Meanwhile, make the filling as follows:


Filling:


grams       Item
170       1 ½ sticks Unsalted butter, softened
85        Cream or half&half
300       Dark brown sugar
180       Raisins
3         1 ½ tsp. Cinnamon
12        1 TBSP Vanilla extract
750       Total Wt.



For the filling, add all above ingredients to a medium sized saucepan and bring to a low boil over medium heat while stirring. As soon as the mixture boils, take off heat and chill to a spreadable consistency before using.


After dough has doubled, divide it into 2 pieces on a flour-dusted surface (it may be sticky even though the butter should be solid from the cool temps), then roll out each piece of dough into a rectangle shape about 10 x 16 inches across. Spread the filling across each rectangle of dough, leaving 1 inch clean where the outer seam edge of the roll will be and then taking the opposite edge, roll up the dough gently but firmly and seal the seam.


Slice each log into 8 or 12 rolls (depending on how big a rectangle you rolled out and how large you want the rolls to be) with serrated knife and place them just barely touching each other on baking parchment on sheet pan. Don't worry if log gets flattened as you slice each roll, you can straighten them out once placed on the sheet pan, and they should rise very high and straighten out when proofing. Spray tops of rolls lightly with cooking spray, cover with plastic wrap, and slowly proof rolls overnight or up to 12 hrs. in the refrigerator or cool place between 45 and 55F until the dough is about doubled and puffy looking. Bake right out of frig. at 400 degrees for about 25-35 minutes until light golden, or until the center of dough registers about 195-200F on instant-read thermometer. Do not let the rolls get very brown. Melt about 4 TBSP of butter in microwave and as soon as rolls are out of oven, brush them with the melted butter to keep crust soft before icing them.


Here are the rolls right out of oven and after being brushed with butter, they had a great amount of oven spring and rose tremendously during the bake:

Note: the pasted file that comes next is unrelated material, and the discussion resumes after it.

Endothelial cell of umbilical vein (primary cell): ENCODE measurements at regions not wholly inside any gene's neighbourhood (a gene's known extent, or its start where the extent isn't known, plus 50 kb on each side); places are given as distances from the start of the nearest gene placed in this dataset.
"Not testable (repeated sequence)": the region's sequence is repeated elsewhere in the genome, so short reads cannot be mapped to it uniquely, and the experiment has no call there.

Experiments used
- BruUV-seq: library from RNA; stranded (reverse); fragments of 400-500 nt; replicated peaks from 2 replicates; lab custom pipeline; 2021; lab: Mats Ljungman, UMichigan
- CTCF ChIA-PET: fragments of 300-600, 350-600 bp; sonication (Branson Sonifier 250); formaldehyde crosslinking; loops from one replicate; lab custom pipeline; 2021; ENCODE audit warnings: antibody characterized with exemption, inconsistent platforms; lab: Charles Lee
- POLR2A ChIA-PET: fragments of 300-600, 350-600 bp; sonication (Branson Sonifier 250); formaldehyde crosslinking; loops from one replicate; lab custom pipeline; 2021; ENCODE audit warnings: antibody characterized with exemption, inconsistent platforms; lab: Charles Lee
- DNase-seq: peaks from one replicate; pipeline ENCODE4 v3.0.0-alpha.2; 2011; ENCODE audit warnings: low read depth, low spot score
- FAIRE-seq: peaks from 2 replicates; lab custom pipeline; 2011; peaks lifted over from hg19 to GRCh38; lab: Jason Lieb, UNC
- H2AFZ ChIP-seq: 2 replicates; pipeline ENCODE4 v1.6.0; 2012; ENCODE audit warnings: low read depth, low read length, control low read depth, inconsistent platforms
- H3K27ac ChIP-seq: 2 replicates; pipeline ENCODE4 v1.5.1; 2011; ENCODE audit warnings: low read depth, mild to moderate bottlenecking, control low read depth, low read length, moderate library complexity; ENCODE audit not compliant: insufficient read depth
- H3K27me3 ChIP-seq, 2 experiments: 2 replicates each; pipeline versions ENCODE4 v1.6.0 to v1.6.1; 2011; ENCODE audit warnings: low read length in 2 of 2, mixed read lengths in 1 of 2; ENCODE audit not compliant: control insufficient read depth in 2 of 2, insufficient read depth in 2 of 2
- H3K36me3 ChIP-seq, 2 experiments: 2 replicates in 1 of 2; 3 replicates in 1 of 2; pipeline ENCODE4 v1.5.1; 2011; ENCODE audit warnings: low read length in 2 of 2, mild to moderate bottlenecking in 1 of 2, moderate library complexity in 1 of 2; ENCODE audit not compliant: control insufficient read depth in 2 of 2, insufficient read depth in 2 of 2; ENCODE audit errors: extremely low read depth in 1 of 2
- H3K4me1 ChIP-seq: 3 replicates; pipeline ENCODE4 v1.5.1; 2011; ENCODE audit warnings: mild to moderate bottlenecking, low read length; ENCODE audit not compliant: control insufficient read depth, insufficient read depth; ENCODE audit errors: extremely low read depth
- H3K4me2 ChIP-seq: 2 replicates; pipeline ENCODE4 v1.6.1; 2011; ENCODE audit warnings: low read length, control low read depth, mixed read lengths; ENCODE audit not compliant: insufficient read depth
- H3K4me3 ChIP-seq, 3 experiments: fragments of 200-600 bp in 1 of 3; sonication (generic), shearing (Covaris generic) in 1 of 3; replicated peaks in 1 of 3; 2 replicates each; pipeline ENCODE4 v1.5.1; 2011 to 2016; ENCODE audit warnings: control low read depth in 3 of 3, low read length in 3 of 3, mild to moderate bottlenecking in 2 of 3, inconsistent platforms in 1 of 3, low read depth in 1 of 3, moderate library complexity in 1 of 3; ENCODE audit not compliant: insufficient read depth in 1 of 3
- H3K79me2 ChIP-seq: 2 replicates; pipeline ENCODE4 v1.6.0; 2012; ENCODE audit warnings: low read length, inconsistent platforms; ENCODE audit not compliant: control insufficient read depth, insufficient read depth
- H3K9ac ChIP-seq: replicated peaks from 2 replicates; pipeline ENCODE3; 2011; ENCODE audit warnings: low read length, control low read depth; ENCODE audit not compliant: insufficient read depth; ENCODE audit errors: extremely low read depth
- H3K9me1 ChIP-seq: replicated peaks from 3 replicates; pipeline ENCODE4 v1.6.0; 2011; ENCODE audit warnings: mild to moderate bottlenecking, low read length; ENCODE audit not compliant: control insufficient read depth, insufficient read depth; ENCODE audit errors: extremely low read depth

While rolls are baking, make a glaze/icing as follows:


Cream Cheese Glaze:


grams       Item
56        ½ (4 TBSP) stick Unsalted butter, softened
56        4 TBSP. Cream cheese
165       ¾ c. Confectioner's sugar
65        ¼ c. Milk, whole
2         ½ tsp. Vanilla extract
344       Total Wt.



Microwave the butter and cream cheese together until very soft but not melted. Whisk them together while adding the vanilla, powdered sugar, and enough milk to thin out the icing to a drip-able consistency.


Let the rolls mostly cool before glazing them with icing. Dip a wire whisk in the icing and drizzle across surface of each roll in crisscross pattern. Serve and enjoy.


(NOTE: I've not yet tried this, but it should also be possible to chill the un-sliced logs in frig overnight and slice just before baking, or freeze the logs for up to 1 month, take out the night before baking and defrost in frig. Next morning, remove from frig., slice, and let warm up at room temp about 1-2 hours before baking.)


It's a good thing we had a house full of guests this past weekend to help us put away not only the cinnamon rolls, but also these Vermont Sourdough boules, and cherry-sunflower-seed levains.



 

Comments

SylviaH's picture
SylviaH

Hi M.dog,


Your rolls are lovely and by your discription I'm left drooling all over my keyboard!!...we have a real weakness for cinnamon rolls around my home.  Your breads are all so lovely and appealing...bet your guests were thrilled!


The recipe site you were at is her Blog another site...  you will find the free original recipe at the http://northwestsourdough.com you have to scroll down and then you will see it...or go directly to the recipe at http://northwestsourdough.com/cinnroll.html ...


Sylvia 

mountaindog's picture
mountaindog

Thanks Sylvia - your beautiful sourdough cinnamon rolls you made last month gave me the craving! I did see that recipe on NWSD's main site, but I don't think that dough recipe is what she actually used when making those Hurricane rolls, because she mentions the mashed potato, so I figured it was her Hawaiian roll dough adapted. I wanted to try using mashed potato as I know that would increase the tenderness, but I also wanted to use eggs and butter, so I sort of improvised.